Diego E. Vázquez, Natalia Ilina, Eduardo A. Pagano, Jorge A. Zavala, Walter M. Farina
Published: October 9, 2018 https://doi.org/10.1371/journal.pone.0205074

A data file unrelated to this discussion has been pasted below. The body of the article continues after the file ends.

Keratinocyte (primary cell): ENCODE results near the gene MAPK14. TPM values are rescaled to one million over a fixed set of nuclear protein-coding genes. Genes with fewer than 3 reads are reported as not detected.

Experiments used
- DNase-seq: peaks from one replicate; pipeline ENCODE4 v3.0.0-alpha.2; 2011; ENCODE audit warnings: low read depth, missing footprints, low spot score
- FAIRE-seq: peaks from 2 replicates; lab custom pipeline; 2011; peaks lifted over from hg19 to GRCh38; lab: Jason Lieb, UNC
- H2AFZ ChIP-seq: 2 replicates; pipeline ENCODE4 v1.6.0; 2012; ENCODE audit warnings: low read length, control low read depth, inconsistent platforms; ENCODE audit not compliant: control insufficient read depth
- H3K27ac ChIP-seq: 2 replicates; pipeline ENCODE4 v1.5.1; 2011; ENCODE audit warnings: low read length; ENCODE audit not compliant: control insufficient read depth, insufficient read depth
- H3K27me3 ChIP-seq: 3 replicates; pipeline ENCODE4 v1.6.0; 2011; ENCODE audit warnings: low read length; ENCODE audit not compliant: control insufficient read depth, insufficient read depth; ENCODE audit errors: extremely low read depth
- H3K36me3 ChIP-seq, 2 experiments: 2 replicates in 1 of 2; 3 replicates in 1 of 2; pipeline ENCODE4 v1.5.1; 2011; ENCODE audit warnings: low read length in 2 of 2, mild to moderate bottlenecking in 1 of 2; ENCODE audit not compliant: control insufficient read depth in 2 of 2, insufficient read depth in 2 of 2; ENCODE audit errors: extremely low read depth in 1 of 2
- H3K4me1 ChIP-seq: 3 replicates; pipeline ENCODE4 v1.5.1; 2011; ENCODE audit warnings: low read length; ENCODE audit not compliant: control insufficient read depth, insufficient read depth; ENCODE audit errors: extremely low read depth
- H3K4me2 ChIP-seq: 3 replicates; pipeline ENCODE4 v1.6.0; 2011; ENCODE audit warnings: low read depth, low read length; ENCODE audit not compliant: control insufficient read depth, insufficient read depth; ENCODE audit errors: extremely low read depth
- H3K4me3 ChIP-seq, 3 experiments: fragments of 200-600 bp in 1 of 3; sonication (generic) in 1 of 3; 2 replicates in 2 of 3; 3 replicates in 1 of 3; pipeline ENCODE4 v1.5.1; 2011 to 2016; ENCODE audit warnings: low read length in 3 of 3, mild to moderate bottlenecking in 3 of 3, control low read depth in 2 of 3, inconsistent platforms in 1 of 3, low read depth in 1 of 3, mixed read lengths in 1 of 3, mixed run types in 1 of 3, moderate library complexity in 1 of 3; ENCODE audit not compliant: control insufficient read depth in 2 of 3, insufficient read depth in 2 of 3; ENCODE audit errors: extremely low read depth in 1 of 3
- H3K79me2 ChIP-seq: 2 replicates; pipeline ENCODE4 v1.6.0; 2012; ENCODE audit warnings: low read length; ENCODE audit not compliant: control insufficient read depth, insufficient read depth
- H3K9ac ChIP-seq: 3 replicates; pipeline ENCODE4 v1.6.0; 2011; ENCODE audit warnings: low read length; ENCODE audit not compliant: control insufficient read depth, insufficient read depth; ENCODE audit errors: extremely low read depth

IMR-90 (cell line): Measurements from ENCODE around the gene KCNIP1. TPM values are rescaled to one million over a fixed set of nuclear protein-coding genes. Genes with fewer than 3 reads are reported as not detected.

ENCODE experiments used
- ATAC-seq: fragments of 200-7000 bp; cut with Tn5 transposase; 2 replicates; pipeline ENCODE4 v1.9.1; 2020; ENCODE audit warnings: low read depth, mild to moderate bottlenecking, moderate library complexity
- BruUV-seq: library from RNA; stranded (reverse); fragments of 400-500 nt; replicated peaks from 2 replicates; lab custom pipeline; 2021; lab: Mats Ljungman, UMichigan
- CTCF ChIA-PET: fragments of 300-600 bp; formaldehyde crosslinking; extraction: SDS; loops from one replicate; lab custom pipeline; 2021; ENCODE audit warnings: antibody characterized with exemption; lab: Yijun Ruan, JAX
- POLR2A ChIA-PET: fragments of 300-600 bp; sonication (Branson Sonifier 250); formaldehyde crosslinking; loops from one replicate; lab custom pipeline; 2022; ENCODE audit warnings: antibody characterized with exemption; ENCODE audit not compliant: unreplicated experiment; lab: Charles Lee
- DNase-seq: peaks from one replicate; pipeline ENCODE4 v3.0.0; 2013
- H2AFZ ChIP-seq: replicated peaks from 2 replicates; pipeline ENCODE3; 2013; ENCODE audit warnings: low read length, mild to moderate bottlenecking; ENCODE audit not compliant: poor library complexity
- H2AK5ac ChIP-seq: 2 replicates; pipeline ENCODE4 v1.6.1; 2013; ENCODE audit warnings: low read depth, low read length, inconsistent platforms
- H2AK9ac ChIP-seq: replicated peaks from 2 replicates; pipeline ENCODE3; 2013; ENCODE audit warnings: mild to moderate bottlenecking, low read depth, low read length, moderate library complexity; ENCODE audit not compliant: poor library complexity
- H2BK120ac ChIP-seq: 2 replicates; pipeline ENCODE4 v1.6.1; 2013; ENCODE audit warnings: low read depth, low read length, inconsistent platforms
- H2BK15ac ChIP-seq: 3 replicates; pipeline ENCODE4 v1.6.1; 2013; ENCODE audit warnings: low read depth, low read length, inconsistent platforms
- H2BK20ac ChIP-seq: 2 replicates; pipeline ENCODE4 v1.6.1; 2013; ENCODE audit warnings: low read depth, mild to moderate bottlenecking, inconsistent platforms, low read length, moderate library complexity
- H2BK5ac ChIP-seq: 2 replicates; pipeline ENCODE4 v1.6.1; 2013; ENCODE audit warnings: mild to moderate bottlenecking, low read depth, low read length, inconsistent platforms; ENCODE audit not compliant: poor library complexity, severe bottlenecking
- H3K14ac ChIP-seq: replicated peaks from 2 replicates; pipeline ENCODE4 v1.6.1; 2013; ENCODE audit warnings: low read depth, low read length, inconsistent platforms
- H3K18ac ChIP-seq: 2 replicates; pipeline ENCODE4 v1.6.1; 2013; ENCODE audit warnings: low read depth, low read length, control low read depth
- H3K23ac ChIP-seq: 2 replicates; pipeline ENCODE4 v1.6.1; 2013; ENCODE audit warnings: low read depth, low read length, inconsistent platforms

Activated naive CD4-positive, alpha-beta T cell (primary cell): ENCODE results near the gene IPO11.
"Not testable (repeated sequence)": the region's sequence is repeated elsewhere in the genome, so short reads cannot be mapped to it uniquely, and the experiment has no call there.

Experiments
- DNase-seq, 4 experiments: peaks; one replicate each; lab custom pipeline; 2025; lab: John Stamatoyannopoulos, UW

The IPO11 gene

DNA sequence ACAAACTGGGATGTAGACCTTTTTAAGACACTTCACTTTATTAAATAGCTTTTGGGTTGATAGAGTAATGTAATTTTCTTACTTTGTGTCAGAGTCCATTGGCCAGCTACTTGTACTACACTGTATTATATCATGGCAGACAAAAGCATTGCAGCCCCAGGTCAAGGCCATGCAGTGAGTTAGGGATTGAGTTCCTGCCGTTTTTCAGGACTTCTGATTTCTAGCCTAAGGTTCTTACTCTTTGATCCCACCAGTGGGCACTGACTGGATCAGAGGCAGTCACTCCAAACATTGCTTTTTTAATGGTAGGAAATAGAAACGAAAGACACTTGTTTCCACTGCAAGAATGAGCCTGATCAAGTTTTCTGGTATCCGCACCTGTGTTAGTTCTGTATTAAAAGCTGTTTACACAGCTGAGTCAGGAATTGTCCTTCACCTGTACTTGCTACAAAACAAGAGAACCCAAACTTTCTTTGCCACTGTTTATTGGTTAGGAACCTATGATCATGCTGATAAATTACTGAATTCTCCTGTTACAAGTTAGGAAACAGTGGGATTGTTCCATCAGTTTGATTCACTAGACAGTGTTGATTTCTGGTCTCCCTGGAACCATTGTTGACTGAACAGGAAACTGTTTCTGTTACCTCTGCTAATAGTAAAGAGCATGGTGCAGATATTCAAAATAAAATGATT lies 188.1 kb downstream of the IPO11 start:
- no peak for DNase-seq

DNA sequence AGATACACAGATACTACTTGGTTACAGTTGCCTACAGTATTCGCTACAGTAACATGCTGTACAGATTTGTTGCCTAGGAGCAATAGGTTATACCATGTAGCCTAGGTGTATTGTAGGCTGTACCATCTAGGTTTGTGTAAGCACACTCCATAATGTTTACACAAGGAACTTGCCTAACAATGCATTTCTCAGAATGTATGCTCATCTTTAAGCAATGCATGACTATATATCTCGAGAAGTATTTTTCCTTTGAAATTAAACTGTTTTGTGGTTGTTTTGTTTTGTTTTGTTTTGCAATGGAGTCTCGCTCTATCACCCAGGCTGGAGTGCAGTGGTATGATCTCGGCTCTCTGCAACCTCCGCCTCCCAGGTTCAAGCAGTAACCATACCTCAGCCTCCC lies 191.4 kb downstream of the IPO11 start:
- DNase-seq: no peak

As the main agricultural insect pollinator, the honey bee (Apis mellifera) is exposed to a number of agrochemicals, including glyphosate (GLY), the most widely used herbicide. Actually, GLY has been detected in honey and bee pollen baskets. However, its impact on the honey bee brood is poorly explored. Therefore, we assessed the effects of GLY on larval development under chronic exposure during in vitro rearing. Even though this procedure does not account for social compensatory mechanisms such as brood care by adult workers, it allows us to control the herbicide dose, homogenize nutrition and minimize environmental stress. Our results show that brood fed with food containing GLY traces (1.25–5.0 mg per litre of food) had a higher proportion of larvae with delayed moulting and reduced weight. Our assessment also indicates a non-monotonic dose-response and variability in the effects among colonies. Differences in genetic diversity could explain the variation in susceptibility to GLY. Accordingly, the transcription of immune/detoxifying genes in the guts of larvae exposed to GLY was variably regulated among the colonies studied. Consequently, under laboratory conditions, the response of honey bees to GLY indicates that it is a stressor that affects larval development depending on individual and colony susceptibility.